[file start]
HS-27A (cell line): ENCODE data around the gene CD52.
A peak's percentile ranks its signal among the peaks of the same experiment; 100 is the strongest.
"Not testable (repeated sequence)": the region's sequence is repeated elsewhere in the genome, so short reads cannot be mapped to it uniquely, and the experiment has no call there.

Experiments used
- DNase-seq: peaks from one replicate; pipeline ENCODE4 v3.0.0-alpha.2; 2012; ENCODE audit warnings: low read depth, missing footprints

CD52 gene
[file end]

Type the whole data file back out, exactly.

HS-27A (cell line): ENCODE data around the gene CD52.
A peak's percentile ranks its signal among the peaks of the same experiment; 100 is the strongest.
"Not testable (repeated sequence)": the region's sequence is repeated elsewhere in the genome, so short reads cannot be mapped to it uniquely, and the experiment has no call there.

Experiments used
- DNase-seq: peaks from one replicate; pipeline ENCODE4 v3.0.0-alpha.2; 2012; ENCODE audit warnings: low read depth, missing footprints

CD52 gene